Bermudagrass is a medium- to fine-textured warm-season turfgrass that spreads by rhizomes and stolons. It has excellent heat, drought, and salt tolerance but does not do well in shade. Bermudagrass is the most widely used species on athletic fields and golf course fairways/tee boxes due to its high wear tolerance and rapid recovery. It can also be a very invasive and hard to control weed in some turf settings. Bermudagrass can be confused with nimblewill. However, nimblewill has a membranous ligule, which can be distinguished from the hairy ligule of bermudagrass. Bermudagrass is also often confused with zoysiagrass, but zoysiagrass has hairs standing upright on the leaf blade, whereas bermudagrass does not. Zoysiagrass is also stiff to the touch and offers more resistance to your hand than bermudagrass. Zoysiagrass leaf vernation is rolled whereas bermudagrass leaf vernation is folded. There are many different hybrids of bermudagrass that range from fine to coarse in leaf texture. As a weed, bermudagrass is sometimes referred to as wiregrass.
Do not fertilize bermudagrass that has not been overseeded. For overseeded bermudagrass, apply ½ pound of nitrogen per thousand square feet in December and February. In the absence of a soil test, use a complete (N-P-K) turf-grade fertilizer with a 3-1-2 or 4-1-2 ratio (for example, 12-4-8 or 16-4-8).
Dormant bermudagrass may have to be watered periodically to prevent desiccation, especially when warm, windy weather prevails. Watering is particularly important for lawns that have been overseeded.
Mow overseeded bermudagrass at 1 inch before the grass gets taller than 1½ inches. Recycle nutrients by not collecting the clippings unless they accumulate heavily on the surface. Dormant bermudagrass that has not been overseeded need not be mowed.
Apply broadleaf herbicides as needed to control weed such as chickweed, henbit, and hop clover. Selective herbicides can be applied in November or December to lawns that have not been overseeded to control annual bluegrass (Poa annua) and several winter annual broadleaf weeds.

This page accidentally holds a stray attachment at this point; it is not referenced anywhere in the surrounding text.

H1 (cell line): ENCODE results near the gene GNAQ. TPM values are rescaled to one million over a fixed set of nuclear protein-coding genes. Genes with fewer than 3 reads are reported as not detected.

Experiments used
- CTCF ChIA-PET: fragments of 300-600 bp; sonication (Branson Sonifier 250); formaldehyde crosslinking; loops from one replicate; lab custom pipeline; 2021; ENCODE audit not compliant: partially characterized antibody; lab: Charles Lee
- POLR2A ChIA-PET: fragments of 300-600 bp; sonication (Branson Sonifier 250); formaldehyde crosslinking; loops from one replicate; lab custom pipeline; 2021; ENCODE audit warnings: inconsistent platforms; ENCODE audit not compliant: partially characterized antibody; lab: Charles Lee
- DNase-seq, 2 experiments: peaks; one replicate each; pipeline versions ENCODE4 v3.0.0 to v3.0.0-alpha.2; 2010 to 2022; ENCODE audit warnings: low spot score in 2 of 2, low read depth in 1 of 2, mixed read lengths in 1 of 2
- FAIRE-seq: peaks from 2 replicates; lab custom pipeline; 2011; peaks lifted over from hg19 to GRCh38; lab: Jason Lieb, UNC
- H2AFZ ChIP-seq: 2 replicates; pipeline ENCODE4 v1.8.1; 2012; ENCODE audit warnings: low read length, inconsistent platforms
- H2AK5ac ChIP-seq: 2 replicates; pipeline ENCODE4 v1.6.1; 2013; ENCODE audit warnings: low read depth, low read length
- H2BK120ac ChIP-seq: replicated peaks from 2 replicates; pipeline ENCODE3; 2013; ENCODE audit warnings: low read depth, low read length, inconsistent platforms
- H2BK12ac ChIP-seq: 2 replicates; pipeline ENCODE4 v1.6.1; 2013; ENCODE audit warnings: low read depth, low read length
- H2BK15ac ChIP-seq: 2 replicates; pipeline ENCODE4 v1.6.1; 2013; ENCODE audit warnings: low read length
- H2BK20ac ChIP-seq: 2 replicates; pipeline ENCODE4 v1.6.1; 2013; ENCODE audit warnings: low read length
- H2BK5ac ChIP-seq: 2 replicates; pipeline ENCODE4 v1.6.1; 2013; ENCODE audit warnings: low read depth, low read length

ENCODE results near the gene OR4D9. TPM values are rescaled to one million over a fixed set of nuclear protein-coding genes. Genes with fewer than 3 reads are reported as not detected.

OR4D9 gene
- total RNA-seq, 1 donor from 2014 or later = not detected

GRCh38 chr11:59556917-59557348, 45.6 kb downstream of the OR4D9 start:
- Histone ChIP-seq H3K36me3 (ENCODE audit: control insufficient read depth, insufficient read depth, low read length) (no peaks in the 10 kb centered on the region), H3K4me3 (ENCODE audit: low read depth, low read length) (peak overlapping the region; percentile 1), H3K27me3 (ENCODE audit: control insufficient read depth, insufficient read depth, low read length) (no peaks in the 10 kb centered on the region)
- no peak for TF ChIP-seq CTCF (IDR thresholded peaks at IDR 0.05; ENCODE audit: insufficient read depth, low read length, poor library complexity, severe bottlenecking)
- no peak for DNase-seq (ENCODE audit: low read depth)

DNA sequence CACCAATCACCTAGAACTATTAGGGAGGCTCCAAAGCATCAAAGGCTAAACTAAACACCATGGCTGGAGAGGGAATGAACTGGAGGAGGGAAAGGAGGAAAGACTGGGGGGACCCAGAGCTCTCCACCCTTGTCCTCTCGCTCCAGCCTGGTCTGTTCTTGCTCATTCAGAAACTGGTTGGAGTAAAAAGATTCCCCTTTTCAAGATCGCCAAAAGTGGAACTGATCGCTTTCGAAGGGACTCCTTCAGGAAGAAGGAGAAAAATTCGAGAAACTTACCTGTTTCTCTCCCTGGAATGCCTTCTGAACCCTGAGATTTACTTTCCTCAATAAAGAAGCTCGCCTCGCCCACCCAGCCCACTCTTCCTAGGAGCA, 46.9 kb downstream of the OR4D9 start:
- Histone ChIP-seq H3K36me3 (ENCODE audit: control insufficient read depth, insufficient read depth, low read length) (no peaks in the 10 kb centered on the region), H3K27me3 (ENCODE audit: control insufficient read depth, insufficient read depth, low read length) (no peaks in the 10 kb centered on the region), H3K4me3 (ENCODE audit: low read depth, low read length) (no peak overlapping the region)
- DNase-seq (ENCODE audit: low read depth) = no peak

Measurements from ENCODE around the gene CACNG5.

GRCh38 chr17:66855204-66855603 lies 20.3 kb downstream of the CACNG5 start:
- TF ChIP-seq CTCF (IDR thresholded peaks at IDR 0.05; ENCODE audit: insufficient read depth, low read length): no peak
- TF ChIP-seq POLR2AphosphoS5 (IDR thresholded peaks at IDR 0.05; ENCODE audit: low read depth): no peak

Do not fertilize athletic fields that have not been overseeded. Apply no more than ½ pound of nitrogen per thousand square feet to winter overseeded fields every three to four weeks.
Dormant turf may need to be irrigated when warm, windy weather prevails. Winter overseeded fields lose greater amounts of water than fields that have not been overseeded. Probe the soil to determine dryness.
Mow baseball infields overseeded with ryegrass at ½ to ¾ inch and outfields, sidelines, football fields, and soccer fields at ¾ to 1 ½ inches. Reduce mowing height two weeks before the grass is expected to turn green in the spring to weaken ryegrass and allow bermudagrass to respond with minimum competition.
Do not power rake or aerify dormant fields until the soil temperature approaches 50 F at a depth of 4 inches. Initiate verticutting of winter overseeded bermudagrass two weeks before it is expected to turn green in the spring to weaken ryegrass and enhance bermudagrass recovery. Coring the soil at this time helps warm the soil.
If atrazine or simazine were not applied in autumn, glyphosate (various brands) may be used for postemergence annual bluegrass, winter annual and perennial broadleaf weed control. This treatment should be applied to dormant bermudagrass turf at a rate of 0.5 pound of active ingredient per acre (lb ai/A). Read the label for surfactant recommendations.
Crabgrass species and goosegrass should be controlled preemergence in February and March. A general guideline is to apply preemergence herbicides when forsythias are in full bloom. In Wake county, this occurs in mid to late February. Many preemergence crabgrass herbicides are not suggested for use in bermudagrass athletic fields. These include the dinitroaniline family herbicides and prodiamine (Barricade) which are root inhibitors. These products provide good to excellent crabgrass species control and fair to good goosegrass control. However, they can adversely affect bermudagrass rooting at the nodes of the stolons. Heavy play or traffic on the turf while affected could result in significant stand loss. Bermudagrass is least affected by oxadiazon (Ronstar G, 50WP) applications. Ronstar 50WP should be applied to dormant, established bermudagrass 2 to 3 weeks before greenup. Ronstar formulations should be applied at 2 to 3 lb ai/A.
View this presentation
View this publication
raceme; 3-5 spikes that join at the top of a main stem.
leaves folded in the bud
fringe of hairs 0.04 - 0.12 inches (1 - 3 mm) long
warm season turf or perennial weed
sharp-pointed; sparsely hairy, edges rough, leaf blade soft
0.06 - 0.1 inches (1.5 - 3 mm) wide
continuous; not hairy, may be hairy on edges
Whether you’re a professional superintendent for a pro team or a local high school athletic field director, the NCSU Sports Turf App contains sports turf specific information to help improve your fields.
Please read these instructions before downloading the software:
Click below to download the software: